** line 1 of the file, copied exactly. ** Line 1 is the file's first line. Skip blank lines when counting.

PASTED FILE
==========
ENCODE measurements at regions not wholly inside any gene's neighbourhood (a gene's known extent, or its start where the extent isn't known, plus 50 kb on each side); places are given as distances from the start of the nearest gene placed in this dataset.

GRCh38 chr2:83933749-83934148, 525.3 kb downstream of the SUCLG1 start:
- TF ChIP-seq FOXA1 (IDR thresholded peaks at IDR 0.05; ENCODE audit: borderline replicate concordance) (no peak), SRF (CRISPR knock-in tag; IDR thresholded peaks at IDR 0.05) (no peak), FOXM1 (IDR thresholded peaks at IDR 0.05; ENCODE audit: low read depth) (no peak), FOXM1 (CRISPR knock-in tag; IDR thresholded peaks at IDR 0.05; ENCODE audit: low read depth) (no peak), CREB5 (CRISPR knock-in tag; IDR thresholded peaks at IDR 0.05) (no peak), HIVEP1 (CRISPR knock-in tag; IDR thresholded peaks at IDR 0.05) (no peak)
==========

ENCODE measurements at regions not wholly inside any gene's neighbourhood (a gene's known extent, or its start where the extent isn't known, plus 50 kb on each side); places are given as distances from the start of the nearest gene placed in this dataset.